Another call we make in the report is for international harm reduction donors to use their influence among donor circles to bring other donors to harm reduction, including those in adjacent sectors such as health, development, gender, criminal justice and human rights. Several already do this, but the power of the donor voice cannot be understated.
On the day of publication, we are excited to be bringing together international donors, leaders in harm reduction and HIV to consider strategies for coordinated action to improve the funding situation for harm reduction.
What role has the COVID-19 played on implementing and funding global harm reduction efforts?
The pandemic has had a major impact on harm reduction implementation around the world. Serious disruptions to harm reduction service delivery have been reported in all regions. Most recently, we heard that a Global Fund survey of 38 countries found that services for sex workers and people who inject drugs had been reduced by 20%. COVID-19 also poses a very real threat to the already precarious funding situation for harm reduction in many LMI countries. There have been many calls to protect against the diversion of focus and funds towards COVID-19 at the expense of lifesaving services for already marginalized populations.
One positive has been the expansion of take-home provision of opioid agonist therapies in forty-seven countries, which has been long called for by advocates. Community responses have been the driving force during the pandemic. But we know that community-based and community-led organizations are often not the recipients of harm reduction funding. Our research found that 7% of harm reduction funding from international donors goes to community-based organizations, not all of which are community-led. The Robert Carr Fund stands out as an international donor mechanism geared up to support community advocacy, providing all-important core funding and a flexible approach that allows advocacy plans to pivot in response to situational demands.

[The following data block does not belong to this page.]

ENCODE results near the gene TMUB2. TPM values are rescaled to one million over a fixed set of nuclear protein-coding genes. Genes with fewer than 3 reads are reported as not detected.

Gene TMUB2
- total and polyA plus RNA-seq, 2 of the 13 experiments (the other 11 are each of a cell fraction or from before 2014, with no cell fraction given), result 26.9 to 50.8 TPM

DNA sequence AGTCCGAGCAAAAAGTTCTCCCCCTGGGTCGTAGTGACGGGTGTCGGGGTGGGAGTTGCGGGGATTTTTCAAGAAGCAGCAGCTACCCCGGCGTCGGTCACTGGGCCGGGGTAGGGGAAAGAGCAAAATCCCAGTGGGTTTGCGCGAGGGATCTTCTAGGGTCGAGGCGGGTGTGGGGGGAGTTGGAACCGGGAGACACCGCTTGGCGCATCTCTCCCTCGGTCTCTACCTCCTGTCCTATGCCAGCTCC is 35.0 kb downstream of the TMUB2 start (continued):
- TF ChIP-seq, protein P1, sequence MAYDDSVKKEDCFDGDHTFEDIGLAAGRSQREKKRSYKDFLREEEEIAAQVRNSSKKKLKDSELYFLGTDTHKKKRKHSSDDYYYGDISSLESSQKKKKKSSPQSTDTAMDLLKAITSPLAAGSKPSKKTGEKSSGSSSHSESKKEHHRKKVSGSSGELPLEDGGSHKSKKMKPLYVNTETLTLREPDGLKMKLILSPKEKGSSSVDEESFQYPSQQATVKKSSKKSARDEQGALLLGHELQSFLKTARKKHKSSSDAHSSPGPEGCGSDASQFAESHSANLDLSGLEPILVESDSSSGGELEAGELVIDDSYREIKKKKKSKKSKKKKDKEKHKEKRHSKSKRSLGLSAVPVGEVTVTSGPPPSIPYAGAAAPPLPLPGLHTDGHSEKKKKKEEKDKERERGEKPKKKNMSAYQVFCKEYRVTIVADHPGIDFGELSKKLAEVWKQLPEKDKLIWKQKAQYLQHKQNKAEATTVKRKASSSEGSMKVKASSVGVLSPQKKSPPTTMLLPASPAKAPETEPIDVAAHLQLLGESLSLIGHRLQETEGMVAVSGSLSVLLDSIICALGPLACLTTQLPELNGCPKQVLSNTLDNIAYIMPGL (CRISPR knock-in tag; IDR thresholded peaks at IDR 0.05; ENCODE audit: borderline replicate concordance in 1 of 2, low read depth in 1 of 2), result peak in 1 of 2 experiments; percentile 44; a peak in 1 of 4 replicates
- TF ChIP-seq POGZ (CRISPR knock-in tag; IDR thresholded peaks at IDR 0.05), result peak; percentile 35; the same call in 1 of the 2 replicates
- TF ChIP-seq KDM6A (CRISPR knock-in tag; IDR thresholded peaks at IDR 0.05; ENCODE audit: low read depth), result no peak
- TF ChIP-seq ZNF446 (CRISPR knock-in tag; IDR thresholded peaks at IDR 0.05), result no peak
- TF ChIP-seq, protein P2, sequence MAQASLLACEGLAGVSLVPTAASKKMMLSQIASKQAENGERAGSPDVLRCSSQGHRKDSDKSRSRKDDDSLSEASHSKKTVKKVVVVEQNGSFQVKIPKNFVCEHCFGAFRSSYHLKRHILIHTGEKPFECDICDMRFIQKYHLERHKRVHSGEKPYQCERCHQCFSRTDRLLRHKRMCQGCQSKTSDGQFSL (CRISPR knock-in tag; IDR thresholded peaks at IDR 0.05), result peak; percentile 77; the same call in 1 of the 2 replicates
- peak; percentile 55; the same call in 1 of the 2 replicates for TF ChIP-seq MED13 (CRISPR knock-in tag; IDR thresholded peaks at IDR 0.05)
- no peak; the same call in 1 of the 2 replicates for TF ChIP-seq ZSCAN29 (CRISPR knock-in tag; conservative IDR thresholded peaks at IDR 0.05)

Private philanthropy represents just 2% of total resources for HIV in LMIC – what role can our sector play?
Philanthropic donors already play a crucial role, particularly in funding harm reduction advocacy. Open Society Foundations provided 10% of international donor funding for harm reduction in 2019, through support for services, advocacy and legal and policy reform initiatives to create an enabling environment for harm reduction. The Elton John AIDS Foundation and ViiV Healthcare’s Positive Action also provide crucial support.
Having said that, support for harm reduction among philanthropic donors could be much greater. Just 1% of private philanthropy for HIV in LMI countries went to harm reduction in 2019. When we consider that there’s a 30% shortfall in funding for the HIV response overall, but a 95% shortfall for harm reduction, all donors contributing to the HIV response could help to redress that balance.
What would you like HIV-informed funders to most take away from this report?
The main takeaway message is that the staggering shortfall in funding for harm reduction is a threat to the global HIV response. We can’t end AIDS and TB, eliminate hepatitis C or achieve Universal Health Coverage by 2030 without the leadership of people who use drugs and a fully funded harm reduction response.
There is a danger with such a shocking funding shortfall that it seems impossible to solve, particularly when political will is such a key factor. While there is a clear need for funding for services, funders can have a catalytic impact through relatively modest investments in harm reduction advocacy. Strong civil society and community-led advocacy can bring about legal and policy change, as well as the political and financial support needed for a sustainable harm reduction response.
 FCAA’s 2019 report, Philanthropic Support to Address HIV/AIDS, tracked $14.8 million to People who inject drugs, accounting for 2% of global HIV philanthropy. This discrepancy was due to the inclusion of high-income countries in FCAA’s research, along with slight variations in the data sets, taxonomies, and methodologies.